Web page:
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Unformatted text preview: I.A. Plato, “The Trial of Socrates” PHIL 123 PHIL 123 Background Background Socrates – Plato – Aristotle By the time of his trial, Socrates has embarrassed many of the wise and influential men of Athens People who thought they knew a lot and who had big reputations Through a series of questions, Socrates would usually show how their theories were contradictory So finally, all his enemies have him charged with atheism—leading the youth of Athens away from the Greek gods Note: when Socrates mentions God, he’s not talking about the JudeoChristian God He’s talking about the god who speaks through the oracle at Delphi: Apollo Theism – monotheism – polytheism – atheism Cont’d… Meletus’s charge Meletus’s charge against Socrates “that I teach them not to acknowledge the gods which the state acknowledges” Meletus: “for he says that the sun is stone, and the moon earth” Why is that atheism? Socrates’ reply Socrates’ reply Socrates: “Friend Meletus, you think that you are accusing Anaxagoras. . . .” 
everything is made of the same material atoms Anaxagoras was one of the first atomists: The difference between a copper coin and a tree is just the arrangement of atoms The sun and moon, he taught, were likewise made up of atoms The sun was just a giant, very hot stone Contrary to the charges, Socrates claims not Contrary to the charges, Socrates claims to have any great knowledge Including theological matters Contrast, the Politician doesn’t know that he doesn’t know anything
have the right answer He doesn’t realize how ignorant he is Socrates knows that neither he nor the politician Same story for the poets and the artisans They had some knowledge, but still tended to think they knew more than they did Later, Socrates argues that if indeed he has Truth Truth been misleading the youth through false teaching, he should be instructed in the truth rather than being put on trial In another dialogue, Socrates argues a related point: people only do evil out of ignorance
injustice, they would always do the right thing I.e., if people know right from wrong and justice from Q: Do you think that’s right? If people are all better educated, will we all be better people? How this plays out in our society: education as the How solution to all societal ills solution Politics Politics Socrates claims he was “too honest a man to be a politician and live” Q: What did he mean? Life Life After having been found guilty, Socrates discusses why exile would be worse than death If his own people despise and harass him, what will others do? Cont “Someone Someone will say: Yes, Socrates, but cannot you hold your tongue, and then you may go into a foreign city, and no one will interfere with you? Now I have great difficulty in making you understand my answer to this. For if I tell you that this would be a disobedience to a divine command, and therefore that I cannot hold my tongue, you will not believe that I am serious; and if I say again that the greatest good of man is daily to converse about virtue, and all that concerning which you hear me examining myself and others, and that the life which is unexamined is not worth living” is cont He can’t not ask questions because “… the life which is unexamined is not worth living”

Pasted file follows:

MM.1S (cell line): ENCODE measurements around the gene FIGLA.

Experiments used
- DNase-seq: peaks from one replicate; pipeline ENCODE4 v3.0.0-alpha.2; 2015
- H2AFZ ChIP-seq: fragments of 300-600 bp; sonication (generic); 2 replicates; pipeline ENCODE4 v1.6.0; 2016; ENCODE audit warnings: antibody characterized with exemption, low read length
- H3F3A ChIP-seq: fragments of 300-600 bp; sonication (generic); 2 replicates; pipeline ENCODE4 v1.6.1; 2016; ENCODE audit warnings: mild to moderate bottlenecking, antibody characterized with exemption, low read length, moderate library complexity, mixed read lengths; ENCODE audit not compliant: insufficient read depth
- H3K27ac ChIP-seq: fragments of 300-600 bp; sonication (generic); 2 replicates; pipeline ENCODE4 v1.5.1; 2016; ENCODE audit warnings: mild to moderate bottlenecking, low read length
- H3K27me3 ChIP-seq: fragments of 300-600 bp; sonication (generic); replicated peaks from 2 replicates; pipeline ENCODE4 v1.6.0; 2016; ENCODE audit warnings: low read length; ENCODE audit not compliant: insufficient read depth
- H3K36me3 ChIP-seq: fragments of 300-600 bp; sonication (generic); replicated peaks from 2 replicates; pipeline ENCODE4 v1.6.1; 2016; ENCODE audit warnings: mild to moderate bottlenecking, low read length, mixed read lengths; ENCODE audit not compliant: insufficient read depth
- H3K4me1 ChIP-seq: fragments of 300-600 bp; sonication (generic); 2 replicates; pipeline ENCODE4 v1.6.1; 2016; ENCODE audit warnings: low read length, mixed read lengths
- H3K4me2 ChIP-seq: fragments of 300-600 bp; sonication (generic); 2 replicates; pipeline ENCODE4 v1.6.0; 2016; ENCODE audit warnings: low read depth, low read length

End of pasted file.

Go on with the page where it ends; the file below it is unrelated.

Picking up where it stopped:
philosophy What’s One of the most famous phrases in the history of it mean? In In my Intro. to Philosophy class, they put it this way: “what’s the meaning of life?” this
A better way to put it is “what kinds of things better are worth spending your life on?” are
Socrates Socrates thinks that’s the most important question you can ask yourself you In fact, if you don’t ask that question, Socrates In says life isn’t worth living says ...
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- Winter '08